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Seven N.J., Pa. systems form alliance to focus on population health management


By Beth Kutscher
Posted: September 19, 2013 - 12:01 am ET
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Seven systems that include 25 hospitals in New Jersey and Eastern Pennsylvania have formed an alliance to build expertise in population health management and capitalize on economies of scale without the complications of merging assets.

Known as AllSpire Health Partners, the network's organizations have combined revenue of $10.5 billion. The systems are the latest to band together in an arrangement that the participants believe will deliver the benefits of scale without giving up their independence.

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In July, more than 20 hospitals in central and south Georgia formed Stratus Healthcare, a consortium that now includes about 2,000 physicians and more than 18,700 employees.

Earlier that month, three systems in the Philadelphia area similarly formed a limited liability corporation to gain population health management expertise. The systems will focus first on managing healthcare benefits for their combined 32,000 employees.

But Dr. Ron Swinfard, president and CEO of the Lehigh Valley Health Network in Allentown, Pa., and an AllSpire board officer, said the group is not jumping on a bandwagon and had been in discussions for “quite some time.”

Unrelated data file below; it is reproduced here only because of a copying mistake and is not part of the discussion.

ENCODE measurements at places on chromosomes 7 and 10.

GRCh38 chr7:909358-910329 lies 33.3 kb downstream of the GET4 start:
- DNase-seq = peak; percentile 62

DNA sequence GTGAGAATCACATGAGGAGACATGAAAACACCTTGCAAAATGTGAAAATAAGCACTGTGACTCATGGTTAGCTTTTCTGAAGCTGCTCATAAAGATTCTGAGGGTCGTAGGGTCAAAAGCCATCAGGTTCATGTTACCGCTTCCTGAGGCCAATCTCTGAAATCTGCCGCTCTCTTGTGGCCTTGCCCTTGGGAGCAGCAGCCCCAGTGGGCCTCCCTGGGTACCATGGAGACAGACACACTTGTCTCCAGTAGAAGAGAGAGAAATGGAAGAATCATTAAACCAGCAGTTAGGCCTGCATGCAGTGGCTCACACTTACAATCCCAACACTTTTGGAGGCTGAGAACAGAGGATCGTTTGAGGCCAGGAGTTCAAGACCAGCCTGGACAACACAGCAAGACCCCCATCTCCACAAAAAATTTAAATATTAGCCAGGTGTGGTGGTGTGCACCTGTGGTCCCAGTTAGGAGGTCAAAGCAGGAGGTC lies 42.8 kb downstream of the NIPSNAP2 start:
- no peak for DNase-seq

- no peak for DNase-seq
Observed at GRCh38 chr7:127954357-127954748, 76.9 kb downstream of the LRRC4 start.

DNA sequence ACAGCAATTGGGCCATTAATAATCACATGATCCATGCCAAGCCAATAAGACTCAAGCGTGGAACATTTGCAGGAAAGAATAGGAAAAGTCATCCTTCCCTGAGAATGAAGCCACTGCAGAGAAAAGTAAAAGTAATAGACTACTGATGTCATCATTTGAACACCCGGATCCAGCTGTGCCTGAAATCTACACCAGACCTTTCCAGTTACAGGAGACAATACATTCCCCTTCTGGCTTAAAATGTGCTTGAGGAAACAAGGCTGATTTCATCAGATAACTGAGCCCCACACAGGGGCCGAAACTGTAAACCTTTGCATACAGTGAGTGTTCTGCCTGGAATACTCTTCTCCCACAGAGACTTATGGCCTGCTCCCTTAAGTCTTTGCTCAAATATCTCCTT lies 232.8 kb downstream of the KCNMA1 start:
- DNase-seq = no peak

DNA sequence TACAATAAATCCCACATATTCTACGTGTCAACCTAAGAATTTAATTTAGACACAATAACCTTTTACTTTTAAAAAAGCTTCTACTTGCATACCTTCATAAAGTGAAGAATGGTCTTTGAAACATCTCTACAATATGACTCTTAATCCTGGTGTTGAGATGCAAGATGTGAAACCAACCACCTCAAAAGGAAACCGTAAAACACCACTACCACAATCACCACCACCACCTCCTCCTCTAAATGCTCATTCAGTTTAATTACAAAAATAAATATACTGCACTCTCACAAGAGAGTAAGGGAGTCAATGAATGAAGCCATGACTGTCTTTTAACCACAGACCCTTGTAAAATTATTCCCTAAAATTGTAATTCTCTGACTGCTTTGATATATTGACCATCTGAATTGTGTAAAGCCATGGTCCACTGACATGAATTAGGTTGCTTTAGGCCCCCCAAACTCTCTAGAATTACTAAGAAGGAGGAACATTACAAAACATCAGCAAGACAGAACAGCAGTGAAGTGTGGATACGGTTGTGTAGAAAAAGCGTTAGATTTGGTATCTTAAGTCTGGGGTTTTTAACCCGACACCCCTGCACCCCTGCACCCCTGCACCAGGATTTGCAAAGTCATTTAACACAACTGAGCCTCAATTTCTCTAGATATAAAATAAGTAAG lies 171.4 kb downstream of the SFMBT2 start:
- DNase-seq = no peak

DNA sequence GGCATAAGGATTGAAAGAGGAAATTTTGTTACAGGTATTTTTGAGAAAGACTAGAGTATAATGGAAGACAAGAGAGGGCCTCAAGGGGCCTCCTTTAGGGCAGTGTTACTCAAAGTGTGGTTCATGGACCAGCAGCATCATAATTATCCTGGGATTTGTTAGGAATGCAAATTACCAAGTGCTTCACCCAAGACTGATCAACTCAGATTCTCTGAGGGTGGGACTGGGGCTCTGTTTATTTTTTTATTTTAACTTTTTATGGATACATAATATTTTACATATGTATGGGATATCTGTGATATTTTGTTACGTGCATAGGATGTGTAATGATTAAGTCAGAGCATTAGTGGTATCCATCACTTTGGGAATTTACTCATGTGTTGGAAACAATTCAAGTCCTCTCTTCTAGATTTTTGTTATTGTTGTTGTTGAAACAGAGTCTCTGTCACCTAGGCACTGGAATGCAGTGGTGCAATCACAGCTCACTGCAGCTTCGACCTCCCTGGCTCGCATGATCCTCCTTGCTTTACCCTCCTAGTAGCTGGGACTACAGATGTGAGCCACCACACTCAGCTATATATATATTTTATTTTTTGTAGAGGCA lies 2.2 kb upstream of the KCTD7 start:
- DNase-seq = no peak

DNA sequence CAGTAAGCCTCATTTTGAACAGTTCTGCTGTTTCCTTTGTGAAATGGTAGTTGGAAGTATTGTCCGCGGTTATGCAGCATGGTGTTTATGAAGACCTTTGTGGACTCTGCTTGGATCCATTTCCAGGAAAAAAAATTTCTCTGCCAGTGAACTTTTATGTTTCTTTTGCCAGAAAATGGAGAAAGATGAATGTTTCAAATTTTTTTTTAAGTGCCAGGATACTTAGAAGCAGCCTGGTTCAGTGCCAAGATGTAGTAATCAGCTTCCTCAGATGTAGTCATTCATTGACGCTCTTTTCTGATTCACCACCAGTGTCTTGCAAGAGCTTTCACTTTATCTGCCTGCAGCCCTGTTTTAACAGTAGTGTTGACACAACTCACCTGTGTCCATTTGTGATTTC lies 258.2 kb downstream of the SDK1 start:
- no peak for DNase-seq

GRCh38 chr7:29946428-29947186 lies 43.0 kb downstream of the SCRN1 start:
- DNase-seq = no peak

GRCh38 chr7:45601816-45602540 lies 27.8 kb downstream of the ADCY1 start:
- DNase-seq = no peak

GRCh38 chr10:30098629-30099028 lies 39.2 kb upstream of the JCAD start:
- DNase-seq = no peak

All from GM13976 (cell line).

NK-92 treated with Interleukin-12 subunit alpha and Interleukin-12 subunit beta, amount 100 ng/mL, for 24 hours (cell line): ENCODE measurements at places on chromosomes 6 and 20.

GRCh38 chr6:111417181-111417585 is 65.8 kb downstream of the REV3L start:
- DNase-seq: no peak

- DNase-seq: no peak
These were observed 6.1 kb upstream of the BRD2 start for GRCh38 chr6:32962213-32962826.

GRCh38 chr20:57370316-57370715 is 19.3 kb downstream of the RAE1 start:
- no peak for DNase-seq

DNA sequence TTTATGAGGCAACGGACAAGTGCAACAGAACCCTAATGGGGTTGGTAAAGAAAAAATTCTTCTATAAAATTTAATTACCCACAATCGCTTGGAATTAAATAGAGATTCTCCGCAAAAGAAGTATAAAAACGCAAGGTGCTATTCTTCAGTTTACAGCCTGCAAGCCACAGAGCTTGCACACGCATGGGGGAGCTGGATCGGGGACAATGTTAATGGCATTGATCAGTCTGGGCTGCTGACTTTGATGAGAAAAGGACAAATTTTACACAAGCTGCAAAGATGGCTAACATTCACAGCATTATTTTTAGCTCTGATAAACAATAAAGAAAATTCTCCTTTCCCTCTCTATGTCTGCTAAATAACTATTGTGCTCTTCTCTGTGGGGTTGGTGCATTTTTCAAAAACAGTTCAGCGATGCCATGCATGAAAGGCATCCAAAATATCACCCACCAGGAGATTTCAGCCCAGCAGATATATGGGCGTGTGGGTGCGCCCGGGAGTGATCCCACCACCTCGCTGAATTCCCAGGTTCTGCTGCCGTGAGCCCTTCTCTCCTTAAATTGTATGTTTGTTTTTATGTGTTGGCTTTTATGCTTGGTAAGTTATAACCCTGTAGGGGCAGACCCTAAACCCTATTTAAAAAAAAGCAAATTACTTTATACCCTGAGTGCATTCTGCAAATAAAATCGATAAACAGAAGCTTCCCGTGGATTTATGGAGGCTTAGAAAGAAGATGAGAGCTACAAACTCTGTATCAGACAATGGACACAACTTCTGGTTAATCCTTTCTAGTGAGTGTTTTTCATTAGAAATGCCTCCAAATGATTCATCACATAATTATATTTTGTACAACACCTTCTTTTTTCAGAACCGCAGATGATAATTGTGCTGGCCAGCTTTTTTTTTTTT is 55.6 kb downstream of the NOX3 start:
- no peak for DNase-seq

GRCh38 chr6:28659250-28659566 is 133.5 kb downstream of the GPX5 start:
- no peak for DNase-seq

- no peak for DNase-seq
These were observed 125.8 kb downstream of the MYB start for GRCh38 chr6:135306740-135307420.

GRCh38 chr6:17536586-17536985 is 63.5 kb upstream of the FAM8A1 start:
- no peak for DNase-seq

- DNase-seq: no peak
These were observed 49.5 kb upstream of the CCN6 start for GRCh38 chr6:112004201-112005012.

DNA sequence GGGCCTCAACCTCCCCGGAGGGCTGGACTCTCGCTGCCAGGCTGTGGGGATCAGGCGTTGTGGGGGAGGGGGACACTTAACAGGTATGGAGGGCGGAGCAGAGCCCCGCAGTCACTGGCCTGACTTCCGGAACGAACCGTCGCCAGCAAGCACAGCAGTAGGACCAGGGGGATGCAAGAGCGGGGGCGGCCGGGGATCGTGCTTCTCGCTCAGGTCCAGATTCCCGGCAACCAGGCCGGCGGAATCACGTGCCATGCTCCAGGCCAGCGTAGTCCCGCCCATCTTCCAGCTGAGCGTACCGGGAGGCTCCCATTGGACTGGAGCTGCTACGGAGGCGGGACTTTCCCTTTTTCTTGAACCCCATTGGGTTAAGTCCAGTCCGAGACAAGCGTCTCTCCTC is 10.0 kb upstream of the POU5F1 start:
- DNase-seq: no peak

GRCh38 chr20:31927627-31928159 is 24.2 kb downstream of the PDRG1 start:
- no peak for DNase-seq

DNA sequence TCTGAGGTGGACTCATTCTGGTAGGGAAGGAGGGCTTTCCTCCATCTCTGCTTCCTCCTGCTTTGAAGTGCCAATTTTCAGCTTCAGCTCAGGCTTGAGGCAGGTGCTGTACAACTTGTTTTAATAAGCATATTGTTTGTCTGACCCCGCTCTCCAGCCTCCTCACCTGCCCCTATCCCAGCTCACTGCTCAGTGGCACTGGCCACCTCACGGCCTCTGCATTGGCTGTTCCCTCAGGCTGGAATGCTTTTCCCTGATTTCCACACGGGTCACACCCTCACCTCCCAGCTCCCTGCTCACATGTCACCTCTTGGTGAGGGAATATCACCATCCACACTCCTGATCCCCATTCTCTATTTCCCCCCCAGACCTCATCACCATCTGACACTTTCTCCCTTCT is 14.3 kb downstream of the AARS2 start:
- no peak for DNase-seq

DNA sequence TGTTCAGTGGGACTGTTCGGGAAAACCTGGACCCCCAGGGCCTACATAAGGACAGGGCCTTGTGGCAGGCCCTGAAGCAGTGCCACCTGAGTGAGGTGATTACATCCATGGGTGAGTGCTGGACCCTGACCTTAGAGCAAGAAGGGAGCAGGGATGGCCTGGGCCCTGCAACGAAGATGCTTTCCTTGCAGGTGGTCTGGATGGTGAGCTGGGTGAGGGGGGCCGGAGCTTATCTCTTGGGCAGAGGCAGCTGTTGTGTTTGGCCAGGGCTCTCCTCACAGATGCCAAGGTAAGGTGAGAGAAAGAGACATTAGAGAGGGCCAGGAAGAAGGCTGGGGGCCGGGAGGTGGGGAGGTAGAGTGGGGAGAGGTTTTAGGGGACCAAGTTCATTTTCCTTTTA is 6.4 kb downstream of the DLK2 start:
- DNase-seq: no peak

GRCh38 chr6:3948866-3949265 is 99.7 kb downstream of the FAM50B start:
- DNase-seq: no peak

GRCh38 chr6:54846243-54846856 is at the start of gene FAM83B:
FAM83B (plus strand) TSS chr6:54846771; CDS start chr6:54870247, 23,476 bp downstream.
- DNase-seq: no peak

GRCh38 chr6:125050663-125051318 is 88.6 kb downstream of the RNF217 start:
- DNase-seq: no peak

“We've chosen our partners wisely,” he said.

Members of AllSpire Health Partners also include Atlantic Health System, Morristown, N.J.; Hackensack (N.J.) University Health Network; Lancaster (Pa.) General Health; Meridian Health, Neptune, N.J.; Reading (Pa.) Health System; and WellSpan Health, York, Pa.

Karen Kessler, chairwoman of the boards of trustees at both Atlantic and AllSpire, said each of the systems has explored acquisitions in its respective market—but the goal wasn't a merger. AllSpire's focus is on sharing best practices, managing healthcare in the region and harnessing the group's collective purchasing power.

“I think that we recognize that we're at the forefront of what will probably be a growing trend,” she said. “Those that try to go it alone are really at a disadvantage.”

Each of the systems will make a “seven figure” contribution to the new limited liability company, Kessler said, adding, “This is serious.”

Although the participants will retain their existing relationships with group purchasing organizations, one element of the alliance will be joint purchases, for example pharmaceuticals and health information technology.

But the main thrust of the alliance is the “triple aim”: better care for patients, better care for populations and lower costs.

Like the alliance in Philadelphia, AllSpire will start with the systems' own employees as the “training wheels” to gain expertise in population health management, Swinfard said. Members will also share their individual efforts with care coordination, including Lehigh Valley's continuing care teams and robust home health network at Lancaster General.

“That kind of scale makes us unique,” Kessler said. “We have a very diverse patient base. And I think that's going to be very valuable and an asset as we move forward.”

Follow Beth Kutscher on Twitter: @MHbkutscher


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